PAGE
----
It’s been 375 days since the last Carnival parade, an unusually long time. But the season should be well worth the wait.
“Late” Fat Tuesdays such as this year’s usually attract more visitors and more enthusiastic crowds, and March weather is almost always better. The last three times Fat Tuesday has fallen on March 4 — 2003, 1930 and 1924 — there was no rain and the average temperature was a mild 58 degrees.
The fact that the parade calendar has shrunk slightly is not necessarily a bad thing. The 12 days leading up to Fat Tuesday still feature 51 major parades in a four-parish area. And while Carnival aficionados always mourn the loss of older krewes such as Thor and Atlas in Metairie (both hope to make a comeback), the latter-day presentations of the 40-something-year-old clubs were often shadows of their former selves. Two new Metairie clubs, Hera and Atlantis, failed to get off the ground and are goners.
The future of the new Krewe of Freret in New Orleans may be more hopeful, if its claim of 200 members is accurate.
The biggest news of the pre-season is the Krewe of Alla’s move to the Uptown route after 81 years of parading on the West Bank. Alla’s membership got a boost from the Legions of Mars, a new group that had hoped to parade on its own in 2015 but will ride with Alla for now.
With Alla’s move, the West Bank parade calendar now offers only three parades — Adonis, Grela and NOMTOC, whereas it included 14 processions in 1994.
For the first time, the first Saturday of the parade season features a total of 10 parades Uptown, on the West Bank, in St. Bernard, Metairie, Covington and Slidell.
Uptown street repairs may not affect parade routes this year, but they could make the parade formation areas a mess, particularly near Jefferson and Magazine, now the starting point of 11 parades — Pygmalion, Carrollton, King Arthur, Alla, Druids, Nyx, Muses, D’Etat, Morpheus, Mid-City and Okeanos. Construction equipment parked on neutral grounds will surely impact parade-viewing areas.
Several captains are concerned that new SPCA inspections of all horses in the formation area will delay the starts of parades in New Orleans this year.
Family Gras in Metairie, the Carnival concert series that takes place on Veterans Memorial Boulevard from February 21-23, features a strong lineup.
Jefferson Parish Councilwoman Cynthia Lee Sheng’s Rhythm on the Route Battle of the Bands program looks promising. Parish funds will be used to award winning bands with cash prizes in all Metairie parades that meet the minimum required number of bands.
Parades with the most krewe logo merchandise include Bacchus, D’Etat, Endymion, Hermes, Iris, Muses, Nyx, Orpheus, Thoth, Tucks and Zulu.
Among this season’s top sets of collectibles will be float-specific medallions for Rex and Hermes. Endymion has produced medallions for each of the nine sections of the Pontchartrain Beach float. The top doubloon may be the 2.5-inch Orpheus Fats Domino gold record doubloon.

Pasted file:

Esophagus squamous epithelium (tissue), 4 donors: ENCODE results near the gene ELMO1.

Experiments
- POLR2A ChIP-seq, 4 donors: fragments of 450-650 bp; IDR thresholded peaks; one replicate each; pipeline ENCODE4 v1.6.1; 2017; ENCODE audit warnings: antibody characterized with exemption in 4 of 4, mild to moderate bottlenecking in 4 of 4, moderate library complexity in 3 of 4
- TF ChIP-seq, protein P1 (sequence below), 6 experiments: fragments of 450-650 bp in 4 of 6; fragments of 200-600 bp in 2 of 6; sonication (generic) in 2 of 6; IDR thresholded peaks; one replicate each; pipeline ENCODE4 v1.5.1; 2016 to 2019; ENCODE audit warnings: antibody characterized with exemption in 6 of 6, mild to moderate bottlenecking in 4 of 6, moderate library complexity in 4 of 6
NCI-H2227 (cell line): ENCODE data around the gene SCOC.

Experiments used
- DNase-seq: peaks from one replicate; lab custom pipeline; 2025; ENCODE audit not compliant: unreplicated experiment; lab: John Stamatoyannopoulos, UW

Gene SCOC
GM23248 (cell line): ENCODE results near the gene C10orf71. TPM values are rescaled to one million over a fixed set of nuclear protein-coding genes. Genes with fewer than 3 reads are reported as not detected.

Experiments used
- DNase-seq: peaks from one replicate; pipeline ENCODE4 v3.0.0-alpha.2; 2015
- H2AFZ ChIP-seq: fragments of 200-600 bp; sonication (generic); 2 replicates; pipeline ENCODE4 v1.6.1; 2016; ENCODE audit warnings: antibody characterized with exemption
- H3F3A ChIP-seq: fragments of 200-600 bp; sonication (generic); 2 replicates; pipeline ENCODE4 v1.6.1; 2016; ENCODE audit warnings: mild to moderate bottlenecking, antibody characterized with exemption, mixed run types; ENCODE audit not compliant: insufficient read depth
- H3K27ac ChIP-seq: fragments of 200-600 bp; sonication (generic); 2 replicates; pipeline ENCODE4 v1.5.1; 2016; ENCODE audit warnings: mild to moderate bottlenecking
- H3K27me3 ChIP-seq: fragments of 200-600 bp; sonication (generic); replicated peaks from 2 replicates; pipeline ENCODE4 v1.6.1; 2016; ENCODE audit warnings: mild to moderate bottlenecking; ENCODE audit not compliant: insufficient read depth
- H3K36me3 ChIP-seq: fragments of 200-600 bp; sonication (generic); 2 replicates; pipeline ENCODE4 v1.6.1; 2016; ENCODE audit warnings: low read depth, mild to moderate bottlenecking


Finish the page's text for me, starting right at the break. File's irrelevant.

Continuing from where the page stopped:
2014 looks like a good year for celebrities. Carrie Underwood is headlining the Endymion Extravaganza, to which more than 17,500 tickets have been sold. The Krewe of Bacchus features Hugh Laurie as Bacchus XLVI, while Orpheus landed famed director Quentin Tarantino. Local celebrity guests include Rob Ryan in Argus, Louis Prima Jr. in Thoth, Thomas Morstead in Caesar, Will Smith and Deuce McAllister in Nemesis, Susan Spicer in Nyx and author Julia Reed in Muses.
Krewes presenting special anniversary parades this year include Caesar (35th) and Babylon and Hermes, both celebrating their 75th.
Women’s krewe membership numbers are soaring throughout Orleans Parish. The combined membership of Muses, Iris, Nyx, and Cleopatra totals more than 4,000, with waiting lists. The success and size of the four largest organizations—all-male Endymion, Bacchus and Thoth, and the co-ed Krewe of Orpheus — also continue to trend upward in 2014. Together, these clubs boast 7,000 riders.
Perhaps the biggest story of the 2014 parade season will be the enforcement of new and existing laws in Orleans Parish. Some of the rules are no-brainers. Throwing at float riders is a no-no now punishable by a $250 fine. Blocking emergency vehicles at intersections with tents and lighted grills will not be tolerated.
Much more controversial are new rules that ban parking on both sides of Napoleon and St. Charles avenues during parades, as well as two hours before and after. Complaints from residents have already begun.
Private portable toilets have been banned on public property, and the city has banned the roping off of viewing areas and mandated that all ladders must be 6 feet from the curb. Ensuring compliance over a 5-mile parade route will be quite a challenge for the city’s busy police force.